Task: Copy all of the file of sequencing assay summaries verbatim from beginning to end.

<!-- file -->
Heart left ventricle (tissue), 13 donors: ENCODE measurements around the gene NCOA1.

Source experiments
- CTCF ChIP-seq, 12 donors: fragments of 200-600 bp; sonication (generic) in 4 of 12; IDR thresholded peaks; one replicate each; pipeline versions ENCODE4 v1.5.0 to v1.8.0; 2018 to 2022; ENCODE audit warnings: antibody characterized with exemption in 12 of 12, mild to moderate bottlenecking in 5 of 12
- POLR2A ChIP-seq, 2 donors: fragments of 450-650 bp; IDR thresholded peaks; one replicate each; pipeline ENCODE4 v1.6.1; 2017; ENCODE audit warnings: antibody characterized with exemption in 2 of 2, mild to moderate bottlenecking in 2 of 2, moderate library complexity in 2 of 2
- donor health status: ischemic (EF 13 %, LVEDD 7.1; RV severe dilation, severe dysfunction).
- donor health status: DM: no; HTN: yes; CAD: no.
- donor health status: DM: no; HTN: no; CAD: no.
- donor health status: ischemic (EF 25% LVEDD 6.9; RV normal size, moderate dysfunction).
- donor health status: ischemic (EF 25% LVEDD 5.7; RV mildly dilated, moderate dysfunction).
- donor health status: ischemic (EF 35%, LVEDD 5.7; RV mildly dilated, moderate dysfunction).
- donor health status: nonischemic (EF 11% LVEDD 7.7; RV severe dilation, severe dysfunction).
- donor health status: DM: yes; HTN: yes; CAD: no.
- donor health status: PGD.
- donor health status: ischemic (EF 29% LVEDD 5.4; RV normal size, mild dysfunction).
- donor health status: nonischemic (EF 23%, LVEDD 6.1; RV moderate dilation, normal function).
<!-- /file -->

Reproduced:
Heart left ventricle (tissue), 13 donors: ENCODE measurements around the gene NCOA1.

Source experiments
- CTCF ChIP-seq, 12 donors: fragments of 200-600 bp; sonication (generic) in 4 of 12; IDR thresholded peaks; one replicate each; pipeline versions ENCODE4 v1.5.0 to v1.8.0; 2018 to 2022; ENCODE audit warnings: antibody characterized with exemption in 12 of 12, mild to moderate bottlenecking in 5 of 12
- POLR2A ChIP-seq, 2 donors: fragments of 450-650 bp; IDR thresholded peaks; one replicate each; pipeline ENCODE4 v1.6.1; 2017; ENCODE audit warnings: antibody characterized with exemption in 2 of 2, mild to moderate bottlenecking in 2 of 2, moderate library complexity in 2 of 2
- donor health status: ischemic (EF 13 %, LVEDD 7.1; RV severe dilation, severe dysfunction).
- donor health status: DM: no; HTN: yes; CAD: no.
- donor health status: DM: no; HTN: no; CAD: no.
- donor health status: ischemic (EF 25% LVEDD 6.9; RV normal size, moderate dysfunction).
- donor health status: ischemic (EF 25% LVEDD 5.7; RV mildly dilated, moderate dysfunction).
- donor health status: ischemic (EF 35%, LVEDD 5.7; RV mildly dilated, moderate dysfunction).
- donor health status: nonischemic (EF 11% LVEDD 7.7; RV severe dilation, severe dysfunction).
- donor health status: DM: yes; HTN: yes; CAD: no.
- donor health status: PGD.
- donor health status: ischemic (EF 29% LVEDD 5.4; RV normal size, mild dysfunction).
- donor health status: nonischemic (EF 23%, LVEDD 6.1; RV moderate dilation, normal function).